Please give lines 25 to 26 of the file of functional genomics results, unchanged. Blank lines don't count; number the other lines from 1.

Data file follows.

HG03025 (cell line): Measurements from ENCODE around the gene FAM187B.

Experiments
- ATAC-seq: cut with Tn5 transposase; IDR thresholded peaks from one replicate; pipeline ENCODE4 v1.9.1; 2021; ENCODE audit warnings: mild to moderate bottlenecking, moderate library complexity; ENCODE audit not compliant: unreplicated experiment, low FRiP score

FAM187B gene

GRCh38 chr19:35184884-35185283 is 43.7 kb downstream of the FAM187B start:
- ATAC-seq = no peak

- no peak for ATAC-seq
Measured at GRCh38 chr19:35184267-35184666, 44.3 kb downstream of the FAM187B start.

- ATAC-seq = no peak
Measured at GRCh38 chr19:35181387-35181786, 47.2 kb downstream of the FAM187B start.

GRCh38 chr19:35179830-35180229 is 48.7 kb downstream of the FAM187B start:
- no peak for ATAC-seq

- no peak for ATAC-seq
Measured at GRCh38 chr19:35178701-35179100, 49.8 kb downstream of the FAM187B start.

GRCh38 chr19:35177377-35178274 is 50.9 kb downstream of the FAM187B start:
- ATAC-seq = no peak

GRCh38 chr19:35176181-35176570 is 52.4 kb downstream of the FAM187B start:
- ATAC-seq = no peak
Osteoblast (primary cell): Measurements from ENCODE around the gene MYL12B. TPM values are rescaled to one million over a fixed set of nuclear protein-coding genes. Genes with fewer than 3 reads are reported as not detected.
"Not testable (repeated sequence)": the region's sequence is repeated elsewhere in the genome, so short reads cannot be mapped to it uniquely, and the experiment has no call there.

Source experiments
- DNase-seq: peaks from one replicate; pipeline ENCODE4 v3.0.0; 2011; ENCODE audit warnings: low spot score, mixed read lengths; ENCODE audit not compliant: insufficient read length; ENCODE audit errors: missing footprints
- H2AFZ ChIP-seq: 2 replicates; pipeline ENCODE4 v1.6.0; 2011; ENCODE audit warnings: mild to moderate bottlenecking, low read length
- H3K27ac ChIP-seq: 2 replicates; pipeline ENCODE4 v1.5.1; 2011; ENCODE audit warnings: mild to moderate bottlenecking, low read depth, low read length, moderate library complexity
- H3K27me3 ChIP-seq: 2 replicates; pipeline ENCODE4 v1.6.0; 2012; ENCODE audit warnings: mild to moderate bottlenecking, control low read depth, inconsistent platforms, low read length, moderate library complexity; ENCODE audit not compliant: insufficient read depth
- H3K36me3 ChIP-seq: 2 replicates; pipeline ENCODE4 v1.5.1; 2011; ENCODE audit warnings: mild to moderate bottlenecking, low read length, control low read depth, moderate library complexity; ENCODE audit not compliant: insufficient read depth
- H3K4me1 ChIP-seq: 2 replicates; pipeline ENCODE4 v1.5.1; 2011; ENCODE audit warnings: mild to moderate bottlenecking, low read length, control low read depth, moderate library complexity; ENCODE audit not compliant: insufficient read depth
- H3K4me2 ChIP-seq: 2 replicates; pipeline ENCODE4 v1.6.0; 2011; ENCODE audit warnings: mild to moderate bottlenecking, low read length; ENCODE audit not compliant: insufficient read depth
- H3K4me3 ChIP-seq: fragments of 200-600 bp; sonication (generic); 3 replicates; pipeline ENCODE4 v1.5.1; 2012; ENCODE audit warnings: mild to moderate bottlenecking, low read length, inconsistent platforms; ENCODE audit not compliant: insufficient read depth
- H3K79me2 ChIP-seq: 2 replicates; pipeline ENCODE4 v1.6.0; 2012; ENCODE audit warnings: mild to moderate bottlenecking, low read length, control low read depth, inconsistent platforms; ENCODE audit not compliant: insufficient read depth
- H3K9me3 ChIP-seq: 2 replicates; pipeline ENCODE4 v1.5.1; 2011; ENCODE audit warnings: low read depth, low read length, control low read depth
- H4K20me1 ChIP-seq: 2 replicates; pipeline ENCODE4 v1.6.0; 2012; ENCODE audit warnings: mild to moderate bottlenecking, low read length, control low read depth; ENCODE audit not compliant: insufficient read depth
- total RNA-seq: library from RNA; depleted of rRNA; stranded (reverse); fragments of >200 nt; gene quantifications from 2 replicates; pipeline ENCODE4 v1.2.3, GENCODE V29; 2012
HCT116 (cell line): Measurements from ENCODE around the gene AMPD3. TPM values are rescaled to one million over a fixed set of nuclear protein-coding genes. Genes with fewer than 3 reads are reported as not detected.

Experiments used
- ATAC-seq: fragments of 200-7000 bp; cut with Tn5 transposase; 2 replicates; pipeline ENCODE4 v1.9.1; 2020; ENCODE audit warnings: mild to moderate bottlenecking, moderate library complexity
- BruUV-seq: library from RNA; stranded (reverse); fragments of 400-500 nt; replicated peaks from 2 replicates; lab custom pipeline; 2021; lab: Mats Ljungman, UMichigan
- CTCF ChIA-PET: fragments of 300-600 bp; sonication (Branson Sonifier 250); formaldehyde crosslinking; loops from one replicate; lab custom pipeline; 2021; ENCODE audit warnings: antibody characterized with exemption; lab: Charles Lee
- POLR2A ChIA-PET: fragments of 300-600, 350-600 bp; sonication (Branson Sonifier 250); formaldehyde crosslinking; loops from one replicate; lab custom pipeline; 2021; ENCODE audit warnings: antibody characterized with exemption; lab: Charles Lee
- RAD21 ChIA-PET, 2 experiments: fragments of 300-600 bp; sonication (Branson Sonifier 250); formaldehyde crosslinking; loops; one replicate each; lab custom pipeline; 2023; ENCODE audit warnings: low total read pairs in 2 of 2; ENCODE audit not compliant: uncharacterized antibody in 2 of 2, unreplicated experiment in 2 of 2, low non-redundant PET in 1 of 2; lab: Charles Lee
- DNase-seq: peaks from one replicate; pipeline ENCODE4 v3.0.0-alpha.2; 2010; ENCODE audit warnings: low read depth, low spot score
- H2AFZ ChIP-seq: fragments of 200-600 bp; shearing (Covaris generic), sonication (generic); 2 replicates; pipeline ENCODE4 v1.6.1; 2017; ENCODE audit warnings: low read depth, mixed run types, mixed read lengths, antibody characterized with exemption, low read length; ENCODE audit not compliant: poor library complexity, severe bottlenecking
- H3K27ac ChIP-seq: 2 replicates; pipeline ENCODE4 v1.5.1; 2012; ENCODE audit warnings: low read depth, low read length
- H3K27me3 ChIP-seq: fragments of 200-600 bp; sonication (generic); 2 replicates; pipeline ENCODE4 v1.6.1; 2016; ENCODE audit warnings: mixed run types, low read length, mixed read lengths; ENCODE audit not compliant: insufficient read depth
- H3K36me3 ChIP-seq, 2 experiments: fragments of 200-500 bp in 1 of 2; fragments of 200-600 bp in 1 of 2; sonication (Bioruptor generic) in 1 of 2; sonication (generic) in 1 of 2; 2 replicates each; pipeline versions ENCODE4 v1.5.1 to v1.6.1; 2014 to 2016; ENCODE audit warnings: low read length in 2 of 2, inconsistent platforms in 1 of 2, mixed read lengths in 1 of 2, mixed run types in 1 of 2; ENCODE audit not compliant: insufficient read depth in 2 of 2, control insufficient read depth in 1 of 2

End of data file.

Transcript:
- H3K27me3 ChIP-seq: 2 replicates; pipeline ENCODE4 v1.6.0; 2012; ENCODE audit warnings: mild to moderate bottlenecking, control low read depth, inconsistent platforms, low read length, moderate library complexity; ENCODE audit not compliant: insufficient read depth
- H3K36me3 ChIP-seq: 2 replicates; pipeline ENCODE4 v1.5.1; 2011; ENCODE audit warnings: mild to moderate bottlenecking, low read length, control low read depth, moderate library complexity; ENCODE audit not compliant: insufficient read depth